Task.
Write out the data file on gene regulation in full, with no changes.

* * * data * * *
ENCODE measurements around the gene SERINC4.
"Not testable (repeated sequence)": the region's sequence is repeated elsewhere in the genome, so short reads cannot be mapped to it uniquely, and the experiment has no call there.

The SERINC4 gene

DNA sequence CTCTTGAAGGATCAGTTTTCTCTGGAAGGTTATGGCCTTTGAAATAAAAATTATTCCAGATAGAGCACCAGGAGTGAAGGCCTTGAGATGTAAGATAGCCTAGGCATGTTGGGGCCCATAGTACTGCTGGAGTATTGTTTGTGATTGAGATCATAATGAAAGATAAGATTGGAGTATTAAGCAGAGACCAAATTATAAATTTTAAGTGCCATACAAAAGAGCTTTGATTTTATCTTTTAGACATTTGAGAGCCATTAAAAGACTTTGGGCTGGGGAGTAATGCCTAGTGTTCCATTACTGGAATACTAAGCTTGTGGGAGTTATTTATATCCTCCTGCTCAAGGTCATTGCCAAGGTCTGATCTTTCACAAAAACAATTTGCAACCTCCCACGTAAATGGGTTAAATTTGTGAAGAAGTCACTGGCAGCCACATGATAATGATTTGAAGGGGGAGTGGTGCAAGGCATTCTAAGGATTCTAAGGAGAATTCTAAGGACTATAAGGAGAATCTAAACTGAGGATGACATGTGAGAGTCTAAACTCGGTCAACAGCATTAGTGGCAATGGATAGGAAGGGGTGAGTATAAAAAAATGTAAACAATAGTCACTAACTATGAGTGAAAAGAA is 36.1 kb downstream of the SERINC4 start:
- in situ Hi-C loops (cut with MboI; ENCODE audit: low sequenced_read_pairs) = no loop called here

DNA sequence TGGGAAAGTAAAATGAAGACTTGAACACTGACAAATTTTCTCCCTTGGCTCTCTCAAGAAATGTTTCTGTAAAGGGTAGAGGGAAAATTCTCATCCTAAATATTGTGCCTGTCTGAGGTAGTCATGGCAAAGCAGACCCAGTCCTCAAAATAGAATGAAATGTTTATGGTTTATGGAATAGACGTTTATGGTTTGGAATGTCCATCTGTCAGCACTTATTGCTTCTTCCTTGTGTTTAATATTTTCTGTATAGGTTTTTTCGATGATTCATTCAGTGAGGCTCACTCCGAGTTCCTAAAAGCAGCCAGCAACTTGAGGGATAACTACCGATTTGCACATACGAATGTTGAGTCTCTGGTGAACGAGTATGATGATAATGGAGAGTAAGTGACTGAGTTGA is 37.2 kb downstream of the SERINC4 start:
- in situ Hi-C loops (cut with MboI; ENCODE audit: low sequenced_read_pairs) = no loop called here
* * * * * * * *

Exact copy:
ENCODE measurements around the gene SERINC4.
"Not testable (repeated sequence)": the region's sequence is repeated elsewhere in the genome, so short reads cannot be mapped to it uniquely, and the experiment has no call there.

The SERINC4 gene

DNA sequence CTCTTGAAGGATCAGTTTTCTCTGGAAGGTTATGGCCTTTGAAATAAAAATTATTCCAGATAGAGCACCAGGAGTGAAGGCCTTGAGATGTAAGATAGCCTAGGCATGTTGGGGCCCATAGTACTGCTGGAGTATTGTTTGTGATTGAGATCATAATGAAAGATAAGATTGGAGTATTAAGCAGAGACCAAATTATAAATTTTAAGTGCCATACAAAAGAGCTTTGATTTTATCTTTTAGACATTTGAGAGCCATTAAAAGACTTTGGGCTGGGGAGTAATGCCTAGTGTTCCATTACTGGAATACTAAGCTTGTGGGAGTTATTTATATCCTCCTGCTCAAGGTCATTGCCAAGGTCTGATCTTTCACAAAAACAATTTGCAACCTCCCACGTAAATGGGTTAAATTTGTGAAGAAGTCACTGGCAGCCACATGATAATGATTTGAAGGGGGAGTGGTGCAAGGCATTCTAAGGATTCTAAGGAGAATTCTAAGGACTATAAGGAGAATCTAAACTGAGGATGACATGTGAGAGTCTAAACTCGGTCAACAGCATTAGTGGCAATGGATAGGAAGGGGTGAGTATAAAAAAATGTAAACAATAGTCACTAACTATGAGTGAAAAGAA is 36.1 kb downstream of the SERINC4 start:
- in situ Hi-C loops (cut with MboI; ENCODE audit: low sequenced_read_pairs) = no loop called here

DNA sequence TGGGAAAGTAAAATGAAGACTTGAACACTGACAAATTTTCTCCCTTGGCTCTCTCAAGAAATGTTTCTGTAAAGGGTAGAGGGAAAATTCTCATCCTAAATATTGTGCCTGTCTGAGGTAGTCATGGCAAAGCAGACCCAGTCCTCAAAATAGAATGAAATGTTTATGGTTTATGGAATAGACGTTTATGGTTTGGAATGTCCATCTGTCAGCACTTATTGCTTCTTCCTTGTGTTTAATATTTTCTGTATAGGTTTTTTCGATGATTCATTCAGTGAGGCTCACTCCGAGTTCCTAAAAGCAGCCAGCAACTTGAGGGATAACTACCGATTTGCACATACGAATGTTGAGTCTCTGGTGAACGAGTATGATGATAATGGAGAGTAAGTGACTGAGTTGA is 37.2 kb downstream of the SERINC4 start:
- in situ Hi-C loops (cut with MboI; ENCODE audit: low sequenced_read_pairs) = no loop called here